Experts increase hurricane forecast following Beryl

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Homes destroyed by Hurricane Beryl lie in Clifton, Union Island, St. Vincent and the Grenadines, Thursday, July 4, 2024. (AP Photo/Lucanus Ollivierre)

Colorado State University released its updated Atlantic hurricane season forecast on Tuesday, July 9.

The forecast has increased to 25 named storms with 12 hurricanes and 6 major hurricanes.

“Hurricane Beryl, a deep tropical Category 5 hurricane, is also a likely harbinger of a hyperactive season,” CSU forecasters said in their report. “We anticipate a well above-average probability for major hurricane landfalls along the continental United States coastline and in the Caribbean.”

BERYL’S AFTERMATH

In June, CSU forecasted 23 named storms, 11 hurricanes, and 5 major hurricanes. At the time, these were the highest hurricane numbers ever forecast by the group.

The high numbers are driven by the switch from El Nino to La Nina that is ongoing in the Pacific, alongside very warm sea surface temperatures in the Atlantic.

ENSO-neutral conditions are ongoing in the Pacific with a La Nina watch in effect. The Climate Prediction Center forecasts La Nina to form from July to September and last through the winter.

La Nina brings more favorable conditions for hurricanes due to reduced wind shear across the Atlantic. Wind shear and warm waters are the main ingredients for hurricanes.

The effects of the very warm Atlantic have already been seen with Hurricane Beryl, which formed farther east than any storm of its kind on record this time of year.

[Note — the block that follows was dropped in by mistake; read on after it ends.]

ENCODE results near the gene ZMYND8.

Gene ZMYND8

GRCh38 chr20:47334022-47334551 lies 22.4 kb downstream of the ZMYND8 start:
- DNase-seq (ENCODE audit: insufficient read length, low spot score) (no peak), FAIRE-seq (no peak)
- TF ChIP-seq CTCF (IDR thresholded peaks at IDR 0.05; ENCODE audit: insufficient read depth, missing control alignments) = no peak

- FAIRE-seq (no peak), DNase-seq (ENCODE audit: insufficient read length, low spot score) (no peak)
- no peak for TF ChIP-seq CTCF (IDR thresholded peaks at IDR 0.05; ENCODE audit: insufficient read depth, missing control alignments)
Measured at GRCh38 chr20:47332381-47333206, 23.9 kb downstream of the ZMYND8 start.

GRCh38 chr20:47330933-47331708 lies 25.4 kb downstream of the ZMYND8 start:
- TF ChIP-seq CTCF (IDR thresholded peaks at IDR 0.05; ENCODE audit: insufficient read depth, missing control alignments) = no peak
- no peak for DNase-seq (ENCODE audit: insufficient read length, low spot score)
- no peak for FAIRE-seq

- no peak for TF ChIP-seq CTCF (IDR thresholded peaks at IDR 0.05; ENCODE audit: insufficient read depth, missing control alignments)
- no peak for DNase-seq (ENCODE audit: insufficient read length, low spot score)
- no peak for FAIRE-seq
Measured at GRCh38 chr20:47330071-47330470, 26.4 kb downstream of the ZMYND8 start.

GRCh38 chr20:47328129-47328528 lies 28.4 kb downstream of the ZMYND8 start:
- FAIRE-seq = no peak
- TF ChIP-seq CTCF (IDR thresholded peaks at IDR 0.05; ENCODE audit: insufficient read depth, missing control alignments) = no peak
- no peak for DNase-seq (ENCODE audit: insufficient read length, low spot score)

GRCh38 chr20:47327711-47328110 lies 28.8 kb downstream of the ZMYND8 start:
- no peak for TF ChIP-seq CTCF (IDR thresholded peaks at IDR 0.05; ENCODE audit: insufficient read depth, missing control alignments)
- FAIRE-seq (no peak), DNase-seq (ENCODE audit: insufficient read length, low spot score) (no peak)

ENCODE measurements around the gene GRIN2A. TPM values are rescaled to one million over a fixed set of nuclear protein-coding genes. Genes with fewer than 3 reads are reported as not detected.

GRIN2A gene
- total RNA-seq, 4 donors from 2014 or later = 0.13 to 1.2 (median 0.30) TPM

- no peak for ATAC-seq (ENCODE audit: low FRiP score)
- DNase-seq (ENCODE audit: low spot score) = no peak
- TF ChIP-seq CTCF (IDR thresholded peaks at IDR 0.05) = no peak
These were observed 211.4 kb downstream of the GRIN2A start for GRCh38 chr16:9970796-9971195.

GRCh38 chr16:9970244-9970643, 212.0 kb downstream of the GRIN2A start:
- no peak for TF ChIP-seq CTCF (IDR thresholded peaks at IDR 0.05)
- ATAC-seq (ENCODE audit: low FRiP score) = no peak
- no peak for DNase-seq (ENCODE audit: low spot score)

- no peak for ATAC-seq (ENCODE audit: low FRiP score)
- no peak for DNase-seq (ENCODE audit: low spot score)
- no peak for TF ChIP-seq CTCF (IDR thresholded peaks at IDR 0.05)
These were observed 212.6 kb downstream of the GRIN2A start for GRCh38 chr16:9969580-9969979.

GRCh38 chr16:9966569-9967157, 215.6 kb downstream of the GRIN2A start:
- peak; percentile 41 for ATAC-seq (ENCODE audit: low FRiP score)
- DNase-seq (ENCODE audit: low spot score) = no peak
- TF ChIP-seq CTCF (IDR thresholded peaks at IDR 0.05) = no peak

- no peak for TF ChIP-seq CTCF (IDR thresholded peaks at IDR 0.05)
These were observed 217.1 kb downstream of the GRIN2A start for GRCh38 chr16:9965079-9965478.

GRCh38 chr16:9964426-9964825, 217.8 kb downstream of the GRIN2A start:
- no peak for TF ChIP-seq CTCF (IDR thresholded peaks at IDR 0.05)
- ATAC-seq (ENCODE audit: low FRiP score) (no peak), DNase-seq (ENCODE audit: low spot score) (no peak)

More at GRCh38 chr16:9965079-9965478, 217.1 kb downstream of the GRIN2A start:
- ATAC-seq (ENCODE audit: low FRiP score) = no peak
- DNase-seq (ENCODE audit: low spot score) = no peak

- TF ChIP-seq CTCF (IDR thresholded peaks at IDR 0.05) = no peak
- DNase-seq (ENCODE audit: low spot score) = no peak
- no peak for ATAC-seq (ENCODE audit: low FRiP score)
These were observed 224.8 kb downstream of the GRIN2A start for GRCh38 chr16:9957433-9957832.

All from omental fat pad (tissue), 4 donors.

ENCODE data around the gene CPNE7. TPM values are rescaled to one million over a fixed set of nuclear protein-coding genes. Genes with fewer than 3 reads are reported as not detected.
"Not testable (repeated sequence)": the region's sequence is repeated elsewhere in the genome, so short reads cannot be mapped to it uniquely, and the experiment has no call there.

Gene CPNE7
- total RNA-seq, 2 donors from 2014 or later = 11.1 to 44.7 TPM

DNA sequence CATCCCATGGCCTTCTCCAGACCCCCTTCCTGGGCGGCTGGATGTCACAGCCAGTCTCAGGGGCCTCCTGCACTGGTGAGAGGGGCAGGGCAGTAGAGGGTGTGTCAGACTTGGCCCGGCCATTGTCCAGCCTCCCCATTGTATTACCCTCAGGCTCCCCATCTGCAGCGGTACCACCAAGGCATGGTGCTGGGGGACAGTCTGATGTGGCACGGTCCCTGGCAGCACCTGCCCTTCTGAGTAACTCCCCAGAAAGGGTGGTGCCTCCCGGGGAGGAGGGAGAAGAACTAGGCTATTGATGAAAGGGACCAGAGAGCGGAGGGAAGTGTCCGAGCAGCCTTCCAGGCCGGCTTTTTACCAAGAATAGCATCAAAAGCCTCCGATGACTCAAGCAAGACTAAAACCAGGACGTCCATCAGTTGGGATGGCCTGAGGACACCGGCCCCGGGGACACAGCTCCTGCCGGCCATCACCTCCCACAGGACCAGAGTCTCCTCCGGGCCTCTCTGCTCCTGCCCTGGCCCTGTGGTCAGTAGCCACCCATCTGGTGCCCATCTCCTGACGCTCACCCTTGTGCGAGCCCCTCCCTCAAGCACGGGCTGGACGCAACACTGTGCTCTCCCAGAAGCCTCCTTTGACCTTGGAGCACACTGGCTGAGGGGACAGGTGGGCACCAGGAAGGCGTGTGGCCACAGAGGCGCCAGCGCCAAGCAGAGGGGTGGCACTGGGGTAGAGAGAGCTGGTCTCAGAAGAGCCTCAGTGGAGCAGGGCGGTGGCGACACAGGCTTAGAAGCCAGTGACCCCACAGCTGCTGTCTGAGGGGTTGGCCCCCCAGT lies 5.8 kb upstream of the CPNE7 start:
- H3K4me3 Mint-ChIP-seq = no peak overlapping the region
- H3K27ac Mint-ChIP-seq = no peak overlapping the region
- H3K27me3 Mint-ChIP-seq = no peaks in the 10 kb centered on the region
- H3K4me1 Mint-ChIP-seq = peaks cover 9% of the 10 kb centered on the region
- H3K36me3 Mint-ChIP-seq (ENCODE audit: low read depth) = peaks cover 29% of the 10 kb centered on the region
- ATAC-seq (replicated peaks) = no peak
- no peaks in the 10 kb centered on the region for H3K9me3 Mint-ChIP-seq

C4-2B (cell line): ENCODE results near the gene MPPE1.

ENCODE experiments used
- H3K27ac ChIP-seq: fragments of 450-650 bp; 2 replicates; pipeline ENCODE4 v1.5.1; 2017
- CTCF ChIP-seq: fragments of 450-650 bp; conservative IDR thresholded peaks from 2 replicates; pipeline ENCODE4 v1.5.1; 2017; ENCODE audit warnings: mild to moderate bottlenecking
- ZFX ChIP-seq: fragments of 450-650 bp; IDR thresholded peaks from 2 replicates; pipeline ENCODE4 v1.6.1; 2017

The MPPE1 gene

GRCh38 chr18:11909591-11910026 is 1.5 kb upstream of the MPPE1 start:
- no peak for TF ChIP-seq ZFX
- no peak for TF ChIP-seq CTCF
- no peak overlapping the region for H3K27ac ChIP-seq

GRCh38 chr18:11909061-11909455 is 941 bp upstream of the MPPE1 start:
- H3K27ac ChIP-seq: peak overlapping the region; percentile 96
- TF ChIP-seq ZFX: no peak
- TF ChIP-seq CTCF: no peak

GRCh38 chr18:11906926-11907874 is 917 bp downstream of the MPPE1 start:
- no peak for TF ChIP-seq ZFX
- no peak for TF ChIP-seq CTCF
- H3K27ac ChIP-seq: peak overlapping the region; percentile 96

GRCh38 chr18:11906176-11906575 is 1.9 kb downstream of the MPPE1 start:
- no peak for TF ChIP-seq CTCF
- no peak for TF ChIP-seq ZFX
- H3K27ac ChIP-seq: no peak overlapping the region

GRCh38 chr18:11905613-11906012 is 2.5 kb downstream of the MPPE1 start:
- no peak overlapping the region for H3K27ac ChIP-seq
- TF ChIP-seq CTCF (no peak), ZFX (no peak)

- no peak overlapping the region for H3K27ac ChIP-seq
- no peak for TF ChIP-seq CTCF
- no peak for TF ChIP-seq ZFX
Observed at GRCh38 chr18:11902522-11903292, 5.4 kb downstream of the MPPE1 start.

Rapid intensification of tropical systems can be driven by warm sea surface temperatures. Beryl strengthened rapidly from a tropical depression to a Category 4 hurricane within two days before landfall in the Windward Islands, then strengthened further into a Category 5 hurricane at the start of July – the earliest on record.

This was largely due to the anomalously warm waters in the Main Development Region and the Caribbean Sea.

Beryl has dissipated after making landfall in Texas on Monday morning as a Category 1 hurricane

There is no development expected in the next 7 days, thanks to a large plume of Saharan dust that is moving across the Atlantic. Typically, the Saharan Air Layer will keep tropical activity to a minimum before tapering off by mid-August as the peak of hurricane season begins.

Every hurricane season can be bad when a storm hits your area. Hurricane season outlooks are just a reminder to stay prepared,

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1 COMMENT

  1. Not comforting news for the Caribbean, especially for those countries still reeling from the pounding they received from Beryl. And the current atmospheric heat does suggest that we are in for more like Beryl.

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